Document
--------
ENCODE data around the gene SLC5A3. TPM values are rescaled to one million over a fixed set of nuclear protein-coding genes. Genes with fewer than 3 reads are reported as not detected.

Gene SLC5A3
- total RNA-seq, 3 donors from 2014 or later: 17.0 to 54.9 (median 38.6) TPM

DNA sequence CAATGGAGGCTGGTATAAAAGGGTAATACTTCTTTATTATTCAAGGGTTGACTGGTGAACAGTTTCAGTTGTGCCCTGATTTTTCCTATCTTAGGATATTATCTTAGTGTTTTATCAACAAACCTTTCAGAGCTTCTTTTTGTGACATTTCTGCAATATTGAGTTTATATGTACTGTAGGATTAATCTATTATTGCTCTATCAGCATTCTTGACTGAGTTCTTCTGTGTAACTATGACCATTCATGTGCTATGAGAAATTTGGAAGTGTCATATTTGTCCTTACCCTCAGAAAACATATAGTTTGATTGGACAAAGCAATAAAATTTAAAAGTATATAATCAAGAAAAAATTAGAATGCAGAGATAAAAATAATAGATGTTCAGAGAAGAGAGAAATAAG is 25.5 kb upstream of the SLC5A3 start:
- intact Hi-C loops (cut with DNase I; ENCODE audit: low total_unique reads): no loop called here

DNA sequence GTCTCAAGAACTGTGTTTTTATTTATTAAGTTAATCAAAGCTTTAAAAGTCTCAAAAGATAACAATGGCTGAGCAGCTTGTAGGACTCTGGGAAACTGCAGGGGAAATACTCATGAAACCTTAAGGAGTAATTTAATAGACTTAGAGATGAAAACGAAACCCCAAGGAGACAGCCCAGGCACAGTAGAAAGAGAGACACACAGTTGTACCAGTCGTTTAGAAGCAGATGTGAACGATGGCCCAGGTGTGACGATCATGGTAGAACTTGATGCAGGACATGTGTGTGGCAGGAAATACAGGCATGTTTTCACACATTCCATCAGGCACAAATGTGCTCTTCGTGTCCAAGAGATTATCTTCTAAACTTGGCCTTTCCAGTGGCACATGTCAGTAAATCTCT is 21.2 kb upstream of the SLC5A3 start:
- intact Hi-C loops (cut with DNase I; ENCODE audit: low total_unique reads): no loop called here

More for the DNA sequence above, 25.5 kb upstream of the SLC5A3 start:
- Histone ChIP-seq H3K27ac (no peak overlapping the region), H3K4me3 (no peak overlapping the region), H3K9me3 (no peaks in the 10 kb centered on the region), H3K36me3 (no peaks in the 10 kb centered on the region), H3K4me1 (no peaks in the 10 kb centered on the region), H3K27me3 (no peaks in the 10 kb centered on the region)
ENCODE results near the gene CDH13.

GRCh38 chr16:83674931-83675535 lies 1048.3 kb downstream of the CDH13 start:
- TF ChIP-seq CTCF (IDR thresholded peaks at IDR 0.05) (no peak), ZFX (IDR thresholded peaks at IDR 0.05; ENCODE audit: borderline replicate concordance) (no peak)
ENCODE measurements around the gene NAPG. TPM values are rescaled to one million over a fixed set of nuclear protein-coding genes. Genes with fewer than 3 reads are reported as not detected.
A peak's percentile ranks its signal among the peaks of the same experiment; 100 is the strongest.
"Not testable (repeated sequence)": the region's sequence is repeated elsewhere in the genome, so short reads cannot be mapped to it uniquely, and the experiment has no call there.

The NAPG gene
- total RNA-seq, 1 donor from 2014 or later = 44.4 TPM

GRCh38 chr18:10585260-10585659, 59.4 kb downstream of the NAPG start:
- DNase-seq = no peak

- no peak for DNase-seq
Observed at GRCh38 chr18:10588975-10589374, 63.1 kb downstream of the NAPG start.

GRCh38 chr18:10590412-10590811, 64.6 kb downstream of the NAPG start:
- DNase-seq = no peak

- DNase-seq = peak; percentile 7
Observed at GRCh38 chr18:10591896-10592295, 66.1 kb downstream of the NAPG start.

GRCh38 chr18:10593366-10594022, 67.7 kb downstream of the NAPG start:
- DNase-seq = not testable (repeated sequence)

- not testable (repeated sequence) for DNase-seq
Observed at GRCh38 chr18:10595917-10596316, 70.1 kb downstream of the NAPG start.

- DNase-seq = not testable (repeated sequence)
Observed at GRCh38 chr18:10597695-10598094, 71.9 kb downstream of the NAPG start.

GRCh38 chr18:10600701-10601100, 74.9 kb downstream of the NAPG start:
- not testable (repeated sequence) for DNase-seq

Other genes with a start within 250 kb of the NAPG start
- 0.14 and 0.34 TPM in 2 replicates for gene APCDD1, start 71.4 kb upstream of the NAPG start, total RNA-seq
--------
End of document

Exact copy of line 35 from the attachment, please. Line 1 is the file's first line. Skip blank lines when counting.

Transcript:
- 0.14 and 0.34 TPM in 2 replicates for gene APCDD1, start 71.4 kb upstream of the NAPG start, total RNA-seq